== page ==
At a news conference after the landing, the associate administrator for space operations, William H. Gerstenmaier, who has worked on the shuttle since the 1970s, said it was “time to move on and focus on the future.”
“Huge growth and huge improvements come from change,” he said. “We can’t afford to fly the space shuttle and [also] do other ambitious missions.”
Gerstenmaier said human space exploration and research will surely remain central to the agency’s mission. The international space station is complete and ready to begin long-delayed scientific work; plans are underway for commercial space companies to service it relatively soon. In addition, he said, NASA is working with Congress for the money and direction for building a heavy lift rocket to explore outer space.
NASA Administrator Charles Bolden set a similar tone shortly after touchdown — saying that the program was responsible for a long number of “firsts,” but also focusing on the frontiers that have yet to be conquered.
“Children who dream of being astronauts today may not fly on the space shuttle . . . but, one day, they may walk on Mars,” Bolden said. “The future belongs to us. And just like those who came before us, we have an obligation to set an ambitious course and take an inspired nation along for the journey.”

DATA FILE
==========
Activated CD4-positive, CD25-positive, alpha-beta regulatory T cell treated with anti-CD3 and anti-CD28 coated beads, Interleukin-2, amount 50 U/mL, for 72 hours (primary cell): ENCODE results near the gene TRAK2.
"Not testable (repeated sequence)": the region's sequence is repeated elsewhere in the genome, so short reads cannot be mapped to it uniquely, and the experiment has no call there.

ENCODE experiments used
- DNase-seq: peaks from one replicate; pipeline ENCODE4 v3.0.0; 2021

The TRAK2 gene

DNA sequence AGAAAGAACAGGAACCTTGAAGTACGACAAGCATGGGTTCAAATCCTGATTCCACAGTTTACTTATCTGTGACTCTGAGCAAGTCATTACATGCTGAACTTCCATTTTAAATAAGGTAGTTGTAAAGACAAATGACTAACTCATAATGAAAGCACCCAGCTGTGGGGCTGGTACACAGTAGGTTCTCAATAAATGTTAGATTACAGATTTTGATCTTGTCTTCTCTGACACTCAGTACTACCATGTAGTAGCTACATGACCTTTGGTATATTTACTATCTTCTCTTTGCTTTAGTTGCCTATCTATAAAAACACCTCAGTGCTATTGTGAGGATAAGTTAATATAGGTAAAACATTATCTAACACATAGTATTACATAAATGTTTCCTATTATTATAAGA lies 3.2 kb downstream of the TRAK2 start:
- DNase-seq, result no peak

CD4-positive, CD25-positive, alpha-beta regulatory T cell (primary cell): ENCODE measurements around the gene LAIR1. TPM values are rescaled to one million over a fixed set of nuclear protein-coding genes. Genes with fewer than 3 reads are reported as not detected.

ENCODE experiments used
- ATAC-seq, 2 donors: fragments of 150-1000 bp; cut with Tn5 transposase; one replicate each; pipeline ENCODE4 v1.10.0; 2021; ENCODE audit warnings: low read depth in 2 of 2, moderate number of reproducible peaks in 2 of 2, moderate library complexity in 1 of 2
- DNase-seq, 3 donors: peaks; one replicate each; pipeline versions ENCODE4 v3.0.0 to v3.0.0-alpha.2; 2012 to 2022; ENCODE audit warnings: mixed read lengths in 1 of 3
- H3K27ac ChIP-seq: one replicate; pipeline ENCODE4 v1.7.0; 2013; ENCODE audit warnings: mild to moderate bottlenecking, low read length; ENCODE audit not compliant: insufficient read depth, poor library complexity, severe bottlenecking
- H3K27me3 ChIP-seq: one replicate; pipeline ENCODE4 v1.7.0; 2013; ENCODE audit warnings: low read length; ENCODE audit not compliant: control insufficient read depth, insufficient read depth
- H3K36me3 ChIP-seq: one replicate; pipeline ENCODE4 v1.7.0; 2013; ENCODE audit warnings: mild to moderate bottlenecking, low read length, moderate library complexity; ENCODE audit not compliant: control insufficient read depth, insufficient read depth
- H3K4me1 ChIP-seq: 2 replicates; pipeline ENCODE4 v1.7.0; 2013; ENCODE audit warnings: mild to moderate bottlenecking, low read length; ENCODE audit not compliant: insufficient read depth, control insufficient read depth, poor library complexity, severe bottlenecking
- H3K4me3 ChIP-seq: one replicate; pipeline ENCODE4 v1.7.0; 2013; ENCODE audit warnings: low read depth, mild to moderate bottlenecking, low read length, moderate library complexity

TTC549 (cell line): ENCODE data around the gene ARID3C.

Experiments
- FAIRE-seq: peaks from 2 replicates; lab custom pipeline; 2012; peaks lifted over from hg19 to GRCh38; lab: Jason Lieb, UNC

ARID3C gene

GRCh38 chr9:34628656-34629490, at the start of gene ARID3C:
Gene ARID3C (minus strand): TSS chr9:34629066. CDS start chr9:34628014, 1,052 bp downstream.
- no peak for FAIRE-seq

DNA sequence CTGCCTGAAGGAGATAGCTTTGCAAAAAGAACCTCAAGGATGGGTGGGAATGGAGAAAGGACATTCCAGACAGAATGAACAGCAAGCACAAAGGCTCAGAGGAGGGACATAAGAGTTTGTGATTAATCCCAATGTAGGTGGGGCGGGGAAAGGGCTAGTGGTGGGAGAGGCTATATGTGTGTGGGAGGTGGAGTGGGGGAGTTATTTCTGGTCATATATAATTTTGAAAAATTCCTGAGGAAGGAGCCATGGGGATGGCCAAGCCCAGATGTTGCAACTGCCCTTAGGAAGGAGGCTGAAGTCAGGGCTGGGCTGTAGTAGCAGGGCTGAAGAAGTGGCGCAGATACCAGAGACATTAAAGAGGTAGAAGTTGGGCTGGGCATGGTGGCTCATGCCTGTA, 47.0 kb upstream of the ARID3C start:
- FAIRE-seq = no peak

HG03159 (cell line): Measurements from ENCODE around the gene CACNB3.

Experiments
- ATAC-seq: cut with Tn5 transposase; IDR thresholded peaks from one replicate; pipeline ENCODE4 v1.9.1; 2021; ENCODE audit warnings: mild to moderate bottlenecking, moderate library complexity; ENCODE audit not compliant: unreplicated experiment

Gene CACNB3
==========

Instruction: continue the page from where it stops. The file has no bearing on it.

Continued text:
The shuttle Atlantis and its four crew members touched down in Florida at 5:56 a.m., shortly before sunrise, after a 13-day mission to the international space station, the space laboratory that could never have been built without the huge cargo-carrying capacity of the shuttle.
“After serving the world for over 30 years, the space shuttle’s earned its place in history. And it’s come to a final stop,” radioed commander Christopher Ferguson.
“Job well done, America,” said mission control.
Although the ballooning cost of the shuttle — now at about $1 billion per launch — and the two shuttle disasters have somewhat tarnished its image and legacy, its achievements are real. It is the only winged vehicle to orbit in space, it traveled at speeds of up to 17,500 mph and it withstood temperatures of as much as 3,000 degrees on reentry.
It was also used to launch the Hubble Space Telescope and other observatories and made five trips to the Hubble to repair and upgrade it. In addition, it made possible a level of international cooperation in space never seen before, especially between the United States and Russia.
At the mid-morning news conference, shuttle program director Mike Leinbach said the landing was very emotional, with “grown men and women crying on the runway.” Leinbach said there were tears of joy for the safe return of Atlantis and completion of the shuttle mission, but also tears of sadness, since the program was over and many people would be out of work.